missouri secretary of state

vote here sign
KBIA file photo

The Missouri Secretary of State predicts that only 40 percent of Missourians will vote.  MU Professor of Political Science Marvin Overby thinks age could be a factor in the low numbers.

“Older people tend to have more essentially at stake in a given election," Overby said. "Especially when there are matters on the ballot like taxes, raising homeowner rates. Younger people are less likely to have a financial investment in a community, less likely to be taxpayers and therefore find themselves less motivated to vote.”

Mo. bill allows return of printed state manual

May 16, 2013

Missouri's official state manual has been banished to the Internet for the past few years. But it could make a return to print.

The Legislature has sent the governor a bill that would let the secretary of state's office share the electronic publication with a nonprofit organization, which would then print it and distribute to the public.

Known as the "Blue Book," the Official Manual of the State of Missouri contains information about public officials, state agencies, local governments, elections, political parties and various other things.

kander
KBIA

Secretary of State Jason Kander has issued an alert to investors, warning them to be wary of fraudulent schemes.

Robin Carnahan
KBIA

Missouri Auditor Tom Schweich has given an "excellent" rating to the office of former Secretary of State Robin Carnahan.

Carnahan's term ended in January, and the state auditor routinely reviews offices when executives leave.

Schweich's report found no problems with the office's oversight of significant financial functions, no legal violations and nothing lacking in its management procedures. The "excellent" rating is the highest available on Schweich's four-level assessment chart.

kander
KBIA

Missouri Secretary of State Jason Kander said that some businesses are receiving a phony letter that appears to come from his office.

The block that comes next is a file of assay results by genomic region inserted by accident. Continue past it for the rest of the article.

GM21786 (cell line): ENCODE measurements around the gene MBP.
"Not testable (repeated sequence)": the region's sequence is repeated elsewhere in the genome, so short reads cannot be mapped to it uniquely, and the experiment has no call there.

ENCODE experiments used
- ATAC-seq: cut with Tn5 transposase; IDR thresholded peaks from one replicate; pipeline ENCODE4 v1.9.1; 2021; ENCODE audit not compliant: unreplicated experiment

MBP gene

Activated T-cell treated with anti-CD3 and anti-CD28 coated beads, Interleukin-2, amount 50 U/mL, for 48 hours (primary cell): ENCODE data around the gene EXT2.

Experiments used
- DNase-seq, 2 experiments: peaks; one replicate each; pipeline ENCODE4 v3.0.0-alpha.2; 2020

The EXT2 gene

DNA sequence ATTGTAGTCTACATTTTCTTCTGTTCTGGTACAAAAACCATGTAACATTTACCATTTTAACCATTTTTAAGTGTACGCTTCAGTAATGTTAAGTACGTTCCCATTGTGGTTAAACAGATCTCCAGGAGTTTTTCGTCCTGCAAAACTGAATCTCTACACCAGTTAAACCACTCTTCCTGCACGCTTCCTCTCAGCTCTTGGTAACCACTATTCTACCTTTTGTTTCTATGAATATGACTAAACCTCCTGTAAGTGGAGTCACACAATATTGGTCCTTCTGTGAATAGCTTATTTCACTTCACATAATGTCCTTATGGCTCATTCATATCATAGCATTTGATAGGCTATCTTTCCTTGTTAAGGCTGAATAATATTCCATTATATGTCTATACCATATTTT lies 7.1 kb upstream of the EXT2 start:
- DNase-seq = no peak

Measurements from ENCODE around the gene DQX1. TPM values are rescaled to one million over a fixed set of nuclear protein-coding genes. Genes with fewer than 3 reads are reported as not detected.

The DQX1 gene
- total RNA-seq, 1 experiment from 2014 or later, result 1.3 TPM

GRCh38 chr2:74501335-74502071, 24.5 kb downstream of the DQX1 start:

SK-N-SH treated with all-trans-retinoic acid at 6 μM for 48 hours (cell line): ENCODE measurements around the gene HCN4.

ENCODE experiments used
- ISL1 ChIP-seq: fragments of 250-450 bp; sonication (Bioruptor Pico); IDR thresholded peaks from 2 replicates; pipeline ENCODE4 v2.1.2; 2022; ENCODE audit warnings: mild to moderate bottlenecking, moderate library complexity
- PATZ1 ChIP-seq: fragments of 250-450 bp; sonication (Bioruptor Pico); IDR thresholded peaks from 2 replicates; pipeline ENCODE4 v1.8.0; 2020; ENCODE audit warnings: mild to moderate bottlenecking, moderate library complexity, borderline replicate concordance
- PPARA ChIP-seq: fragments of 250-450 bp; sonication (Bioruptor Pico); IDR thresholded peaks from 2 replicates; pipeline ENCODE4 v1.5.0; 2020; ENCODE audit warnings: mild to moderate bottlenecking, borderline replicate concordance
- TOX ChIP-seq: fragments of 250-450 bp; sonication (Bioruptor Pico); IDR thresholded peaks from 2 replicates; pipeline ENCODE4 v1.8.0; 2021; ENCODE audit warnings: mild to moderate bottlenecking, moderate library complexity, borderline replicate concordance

Kander's office said the letter comes from an entity called Corporate Records Service. He said it falsely suggests Missouri businesses have to complete a certain form and pay a $125 fee.

Kander said the letter looks official but is not from his office. Any official correspondence from the Secretary of State's Office will contain the Missouri state seal and contact information for its Corporations Division.
 

Jacob Fenston / KBIA

Supporters of Missouri proposals to reform laws on the use eminent domain can begin working to get their measures on the 2014 state ballot.

File Photo / KBIA

Numbers released by the Missouri Secretary of State’s office show 65.7 percent of registered voters across the state, or approximately 2.7 million people, turned out for this year's presidential election.  That’s a decrease from the record number of participants in the 2008 presidential election, where a record 2.9 million voters (69.4 percent of registered voters) turned out.

In the August primary, Boone County had the lowest voter turnout rate of any county in Missouri at 16.7 percent.

SOS issues Missouri voter turnout predictions

Oct 30, 2012
Vote Here sign
File Photo / KBIA

The Missouri Secretary of State’s Office announced in a press release today that it predicts 72 percent of Missouri’s registered voters will vote in the November 6 general election.

It took about 18 hours to tally the results, but Shane Schoeller (R, Willard) appears to have won the Republican primary for Missouri Secretary of State.

It was a close race the whole night, with fellow GOP contenders Scott Rupp (R, Wentzville) and Bill Stouffer (R, Napton) occasionally grabbing the lead – but in the end Schoeller came in first with 35.3 percent of the vote.  The Secretary of State's office confirmed the unofficial results shortly after 1:00 p.m. today.

“We sensed that we had the number of votes we needed, but we didn’t want to declare victory until the final results came in and we were confident that they would trend our way, and we’re just grateful that they did," Schoeller said.